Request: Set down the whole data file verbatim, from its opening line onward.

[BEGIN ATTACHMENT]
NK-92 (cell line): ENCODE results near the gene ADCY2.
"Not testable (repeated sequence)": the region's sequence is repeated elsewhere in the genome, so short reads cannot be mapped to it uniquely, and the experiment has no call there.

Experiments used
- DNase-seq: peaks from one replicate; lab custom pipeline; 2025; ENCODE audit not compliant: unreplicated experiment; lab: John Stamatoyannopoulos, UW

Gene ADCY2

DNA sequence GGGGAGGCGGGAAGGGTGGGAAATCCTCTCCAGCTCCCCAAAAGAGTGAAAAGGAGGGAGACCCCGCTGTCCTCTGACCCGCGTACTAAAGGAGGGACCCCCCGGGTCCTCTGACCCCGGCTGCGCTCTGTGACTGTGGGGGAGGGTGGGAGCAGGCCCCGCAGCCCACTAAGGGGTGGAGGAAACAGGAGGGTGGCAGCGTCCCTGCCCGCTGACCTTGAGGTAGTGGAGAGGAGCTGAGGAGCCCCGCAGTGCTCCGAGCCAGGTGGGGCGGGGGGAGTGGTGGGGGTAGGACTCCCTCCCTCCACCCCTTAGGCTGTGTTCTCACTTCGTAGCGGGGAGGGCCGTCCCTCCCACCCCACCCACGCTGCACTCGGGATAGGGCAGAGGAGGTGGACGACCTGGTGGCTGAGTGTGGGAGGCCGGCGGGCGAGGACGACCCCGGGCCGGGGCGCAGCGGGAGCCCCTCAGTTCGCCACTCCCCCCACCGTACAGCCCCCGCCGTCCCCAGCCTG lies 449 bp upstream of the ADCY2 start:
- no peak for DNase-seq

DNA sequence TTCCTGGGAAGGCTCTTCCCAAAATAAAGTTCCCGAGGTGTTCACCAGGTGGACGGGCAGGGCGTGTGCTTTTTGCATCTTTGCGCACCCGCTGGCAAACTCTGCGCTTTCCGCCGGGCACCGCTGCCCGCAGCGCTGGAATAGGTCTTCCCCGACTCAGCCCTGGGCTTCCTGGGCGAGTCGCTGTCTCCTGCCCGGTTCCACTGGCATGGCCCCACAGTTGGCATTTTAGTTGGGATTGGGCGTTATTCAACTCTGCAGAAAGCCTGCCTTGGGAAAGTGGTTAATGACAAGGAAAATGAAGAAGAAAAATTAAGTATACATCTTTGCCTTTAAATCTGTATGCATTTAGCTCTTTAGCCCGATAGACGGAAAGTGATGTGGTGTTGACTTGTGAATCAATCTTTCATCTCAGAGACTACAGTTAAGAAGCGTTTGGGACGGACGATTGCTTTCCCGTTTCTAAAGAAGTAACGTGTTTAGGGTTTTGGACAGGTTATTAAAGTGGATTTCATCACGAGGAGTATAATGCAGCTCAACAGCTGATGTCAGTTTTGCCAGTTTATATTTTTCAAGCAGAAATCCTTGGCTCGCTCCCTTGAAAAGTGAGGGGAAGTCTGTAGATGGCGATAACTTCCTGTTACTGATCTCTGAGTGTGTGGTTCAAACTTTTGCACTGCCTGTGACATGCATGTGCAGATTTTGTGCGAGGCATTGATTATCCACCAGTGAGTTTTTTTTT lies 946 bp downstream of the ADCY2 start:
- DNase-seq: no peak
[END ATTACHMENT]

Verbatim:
NK-92 (cell line): ENCODE results near the gene ADCY2.
"Not testable (repeated sequence)": the region's sequence is repeated elsewhere in the genome, so short reads cannot be mapped to it uniquely, and the experiment has no call there.

Experiments used
- DNase-seq: peaks from one replicate; lab custom pipeline; 2025; ENCODE audit not compliant: unreplicated experiment; lab: John Stamatoyannopoulos, UW

Gene ADCY2

DNA sequence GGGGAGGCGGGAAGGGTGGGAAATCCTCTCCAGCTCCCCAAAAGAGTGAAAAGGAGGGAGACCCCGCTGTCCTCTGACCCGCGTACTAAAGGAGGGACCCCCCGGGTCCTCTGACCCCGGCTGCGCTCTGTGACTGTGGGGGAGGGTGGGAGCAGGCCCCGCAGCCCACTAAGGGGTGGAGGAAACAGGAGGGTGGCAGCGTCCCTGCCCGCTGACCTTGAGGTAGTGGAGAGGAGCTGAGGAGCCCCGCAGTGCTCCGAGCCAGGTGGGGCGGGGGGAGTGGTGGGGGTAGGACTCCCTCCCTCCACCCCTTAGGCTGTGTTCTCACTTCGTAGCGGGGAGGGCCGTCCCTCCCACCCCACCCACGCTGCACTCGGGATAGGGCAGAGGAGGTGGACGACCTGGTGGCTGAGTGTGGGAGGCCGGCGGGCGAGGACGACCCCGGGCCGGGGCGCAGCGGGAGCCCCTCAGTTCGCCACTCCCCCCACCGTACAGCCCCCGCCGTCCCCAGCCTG lies 449 bp upstream of the ADCY2 start:
- no peak for DNase-seq

DNA sequence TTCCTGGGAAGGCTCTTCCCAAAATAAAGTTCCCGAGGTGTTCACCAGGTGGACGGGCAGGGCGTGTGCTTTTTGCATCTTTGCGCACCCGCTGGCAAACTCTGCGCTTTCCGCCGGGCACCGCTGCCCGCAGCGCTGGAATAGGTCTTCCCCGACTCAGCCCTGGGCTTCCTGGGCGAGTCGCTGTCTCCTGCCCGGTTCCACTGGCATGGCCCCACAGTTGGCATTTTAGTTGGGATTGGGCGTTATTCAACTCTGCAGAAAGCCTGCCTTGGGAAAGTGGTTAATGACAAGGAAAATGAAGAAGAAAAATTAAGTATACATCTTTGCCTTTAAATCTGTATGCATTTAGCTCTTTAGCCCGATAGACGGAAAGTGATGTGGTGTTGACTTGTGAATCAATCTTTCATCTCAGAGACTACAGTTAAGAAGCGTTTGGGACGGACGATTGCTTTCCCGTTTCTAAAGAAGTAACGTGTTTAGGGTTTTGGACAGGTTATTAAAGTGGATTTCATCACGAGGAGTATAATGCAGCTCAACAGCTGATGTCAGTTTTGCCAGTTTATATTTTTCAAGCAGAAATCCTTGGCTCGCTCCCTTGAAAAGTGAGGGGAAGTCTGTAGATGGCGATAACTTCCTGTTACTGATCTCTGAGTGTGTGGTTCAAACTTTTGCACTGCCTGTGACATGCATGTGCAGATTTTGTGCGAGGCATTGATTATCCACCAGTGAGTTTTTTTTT lies 946 bp downstream of the ADCY2 start:
- DNase-seq: no peak